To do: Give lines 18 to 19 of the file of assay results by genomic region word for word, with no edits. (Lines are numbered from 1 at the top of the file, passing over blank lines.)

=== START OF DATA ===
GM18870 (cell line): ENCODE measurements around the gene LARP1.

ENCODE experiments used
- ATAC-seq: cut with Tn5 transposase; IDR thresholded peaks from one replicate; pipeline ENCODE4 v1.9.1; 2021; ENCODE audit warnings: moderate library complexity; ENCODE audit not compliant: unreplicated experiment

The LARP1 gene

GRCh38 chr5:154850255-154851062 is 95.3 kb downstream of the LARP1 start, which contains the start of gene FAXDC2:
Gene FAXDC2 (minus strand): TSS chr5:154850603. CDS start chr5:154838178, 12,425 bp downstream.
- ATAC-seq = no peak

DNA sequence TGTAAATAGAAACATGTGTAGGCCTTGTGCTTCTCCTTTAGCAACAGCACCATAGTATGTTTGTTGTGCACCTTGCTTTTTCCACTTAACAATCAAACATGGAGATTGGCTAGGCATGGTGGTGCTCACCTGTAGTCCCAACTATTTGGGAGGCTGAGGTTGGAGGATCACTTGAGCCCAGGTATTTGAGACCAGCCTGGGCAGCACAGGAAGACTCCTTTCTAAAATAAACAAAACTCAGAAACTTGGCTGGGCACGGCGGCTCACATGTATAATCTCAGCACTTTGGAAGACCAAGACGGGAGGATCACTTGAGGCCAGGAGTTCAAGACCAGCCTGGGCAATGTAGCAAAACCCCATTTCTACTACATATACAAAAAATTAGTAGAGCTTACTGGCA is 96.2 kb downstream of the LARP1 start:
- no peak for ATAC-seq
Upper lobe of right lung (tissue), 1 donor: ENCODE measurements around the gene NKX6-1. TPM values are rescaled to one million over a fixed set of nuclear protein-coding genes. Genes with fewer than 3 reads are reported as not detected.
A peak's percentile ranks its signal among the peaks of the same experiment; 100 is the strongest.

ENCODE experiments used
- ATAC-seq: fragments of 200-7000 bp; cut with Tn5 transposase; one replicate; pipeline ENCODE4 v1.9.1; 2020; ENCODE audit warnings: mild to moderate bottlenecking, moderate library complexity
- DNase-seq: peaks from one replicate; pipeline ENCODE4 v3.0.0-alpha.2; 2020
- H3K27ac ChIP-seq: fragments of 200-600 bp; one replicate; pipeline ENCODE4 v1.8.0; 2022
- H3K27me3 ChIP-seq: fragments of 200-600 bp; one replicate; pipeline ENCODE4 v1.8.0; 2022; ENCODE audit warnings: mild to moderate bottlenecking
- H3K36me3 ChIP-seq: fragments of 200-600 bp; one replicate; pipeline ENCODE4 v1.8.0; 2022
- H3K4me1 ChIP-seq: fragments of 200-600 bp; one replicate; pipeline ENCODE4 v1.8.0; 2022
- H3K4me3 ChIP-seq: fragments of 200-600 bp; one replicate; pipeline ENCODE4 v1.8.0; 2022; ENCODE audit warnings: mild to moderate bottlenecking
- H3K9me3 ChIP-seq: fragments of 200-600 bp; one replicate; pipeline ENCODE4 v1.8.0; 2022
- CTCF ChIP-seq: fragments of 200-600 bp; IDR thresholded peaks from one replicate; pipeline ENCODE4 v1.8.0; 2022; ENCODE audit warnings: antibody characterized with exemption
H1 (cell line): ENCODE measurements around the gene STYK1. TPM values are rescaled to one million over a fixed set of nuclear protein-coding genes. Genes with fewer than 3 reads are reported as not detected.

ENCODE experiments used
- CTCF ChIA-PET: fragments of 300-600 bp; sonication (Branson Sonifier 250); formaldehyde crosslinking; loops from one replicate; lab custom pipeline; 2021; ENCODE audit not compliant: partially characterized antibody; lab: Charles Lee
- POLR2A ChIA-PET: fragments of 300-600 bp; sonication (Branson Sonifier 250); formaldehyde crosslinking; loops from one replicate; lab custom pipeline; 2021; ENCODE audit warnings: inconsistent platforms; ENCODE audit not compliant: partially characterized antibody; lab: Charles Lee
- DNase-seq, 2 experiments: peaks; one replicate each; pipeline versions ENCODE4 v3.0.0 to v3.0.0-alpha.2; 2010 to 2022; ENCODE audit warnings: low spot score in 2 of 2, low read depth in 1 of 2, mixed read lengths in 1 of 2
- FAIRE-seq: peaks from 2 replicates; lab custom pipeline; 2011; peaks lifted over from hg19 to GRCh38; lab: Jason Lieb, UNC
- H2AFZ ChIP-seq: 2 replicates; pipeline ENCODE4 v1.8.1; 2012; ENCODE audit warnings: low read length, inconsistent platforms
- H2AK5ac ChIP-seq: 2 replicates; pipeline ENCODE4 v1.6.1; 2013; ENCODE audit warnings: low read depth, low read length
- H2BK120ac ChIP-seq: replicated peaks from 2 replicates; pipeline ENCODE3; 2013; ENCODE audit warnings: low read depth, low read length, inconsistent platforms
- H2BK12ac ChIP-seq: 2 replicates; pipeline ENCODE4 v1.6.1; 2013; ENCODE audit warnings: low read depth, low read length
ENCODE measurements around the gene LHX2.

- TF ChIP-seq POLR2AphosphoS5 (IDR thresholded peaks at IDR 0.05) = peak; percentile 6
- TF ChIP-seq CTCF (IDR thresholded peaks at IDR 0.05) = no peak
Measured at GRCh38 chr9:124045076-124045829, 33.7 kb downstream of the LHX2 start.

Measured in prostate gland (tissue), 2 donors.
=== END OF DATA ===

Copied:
- H3K4me1 ChIP-seq: fragments of 200-600 bp; one replicate; pipeline ENCODE4 v1.8.0; 2022
- H3K4me3 ChIP-seq: fragments of 200-600 bp; one replicate; pipeline ENCODE4 v1.8.0; 2022; ENCODE audit warnings: mild to moderate bottlenecking